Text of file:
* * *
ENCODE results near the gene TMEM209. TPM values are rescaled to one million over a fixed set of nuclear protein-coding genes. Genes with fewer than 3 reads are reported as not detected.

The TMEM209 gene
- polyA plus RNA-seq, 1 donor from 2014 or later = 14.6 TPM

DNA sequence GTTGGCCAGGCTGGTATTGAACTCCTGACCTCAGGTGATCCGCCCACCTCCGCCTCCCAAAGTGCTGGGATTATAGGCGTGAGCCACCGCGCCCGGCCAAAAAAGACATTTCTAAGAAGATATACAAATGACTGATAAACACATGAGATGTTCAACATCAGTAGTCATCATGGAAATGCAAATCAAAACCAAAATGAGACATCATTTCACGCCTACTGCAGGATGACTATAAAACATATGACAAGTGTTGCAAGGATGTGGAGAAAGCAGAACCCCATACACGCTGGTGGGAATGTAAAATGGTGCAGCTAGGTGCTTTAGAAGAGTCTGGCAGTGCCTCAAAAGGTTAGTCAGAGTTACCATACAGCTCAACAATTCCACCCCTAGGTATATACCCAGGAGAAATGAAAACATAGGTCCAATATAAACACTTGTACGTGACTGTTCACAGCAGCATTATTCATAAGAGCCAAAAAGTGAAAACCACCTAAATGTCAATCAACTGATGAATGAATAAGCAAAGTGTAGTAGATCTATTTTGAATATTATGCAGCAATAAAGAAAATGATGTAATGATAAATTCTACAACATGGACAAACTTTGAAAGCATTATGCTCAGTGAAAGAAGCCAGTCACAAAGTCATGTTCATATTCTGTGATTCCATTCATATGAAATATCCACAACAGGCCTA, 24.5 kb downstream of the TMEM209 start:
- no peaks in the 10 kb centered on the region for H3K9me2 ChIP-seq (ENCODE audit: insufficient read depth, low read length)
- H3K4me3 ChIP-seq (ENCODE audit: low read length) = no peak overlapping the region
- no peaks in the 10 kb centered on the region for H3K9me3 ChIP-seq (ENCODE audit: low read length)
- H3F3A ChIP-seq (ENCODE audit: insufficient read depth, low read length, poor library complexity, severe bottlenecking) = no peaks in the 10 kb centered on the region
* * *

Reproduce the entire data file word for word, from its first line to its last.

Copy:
ENCODE results near the gene TMEM209. TPM values are rescaled to one million over a fixed set of nuclear protein-coding genes. Genes with fewer than 3 reads are reported as not detected.

The TMEM209 gene
- polyA plus RNA-seq, 1 donor from 2014 or later = 14.6 TPM

DNA sequence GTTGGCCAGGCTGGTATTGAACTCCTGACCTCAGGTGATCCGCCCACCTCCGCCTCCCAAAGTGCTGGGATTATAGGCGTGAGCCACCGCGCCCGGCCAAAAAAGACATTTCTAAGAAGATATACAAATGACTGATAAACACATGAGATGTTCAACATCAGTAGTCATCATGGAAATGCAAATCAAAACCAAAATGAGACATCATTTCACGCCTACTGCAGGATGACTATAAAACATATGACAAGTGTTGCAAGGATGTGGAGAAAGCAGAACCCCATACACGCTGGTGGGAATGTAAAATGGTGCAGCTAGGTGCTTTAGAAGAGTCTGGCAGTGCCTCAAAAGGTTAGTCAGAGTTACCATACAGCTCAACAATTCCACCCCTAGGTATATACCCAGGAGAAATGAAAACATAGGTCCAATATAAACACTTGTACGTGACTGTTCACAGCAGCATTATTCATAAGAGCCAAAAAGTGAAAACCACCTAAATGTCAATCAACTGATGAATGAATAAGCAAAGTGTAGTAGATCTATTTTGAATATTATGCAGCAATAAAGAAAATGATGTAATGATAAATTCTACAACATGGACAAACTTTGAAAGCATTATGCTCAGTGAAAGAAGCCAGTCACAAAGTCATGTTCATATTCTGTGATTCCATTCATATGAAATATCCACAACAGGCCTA, 24.5 kb downstream of the TMEM209 start:
- no peaks in the 10 kb centered on the region for H3K9me2 ChIP-seq (ENCODE audit: insufficient read depth, low read length)
- H3K4me3 ChIP-seq (ENCODE audit: low read length) = no peak overlapping the region
- no peaks in the 10 kb centered on the region for H3K9me3 ChIP-seq (ENCODE audit: low read length)
- H3F3A ChIP-seq (ENCODE audit: insufficient read depth, low read length, poor library complexity, severe bottlenecking) = no peaks in the 10 kb centered on the region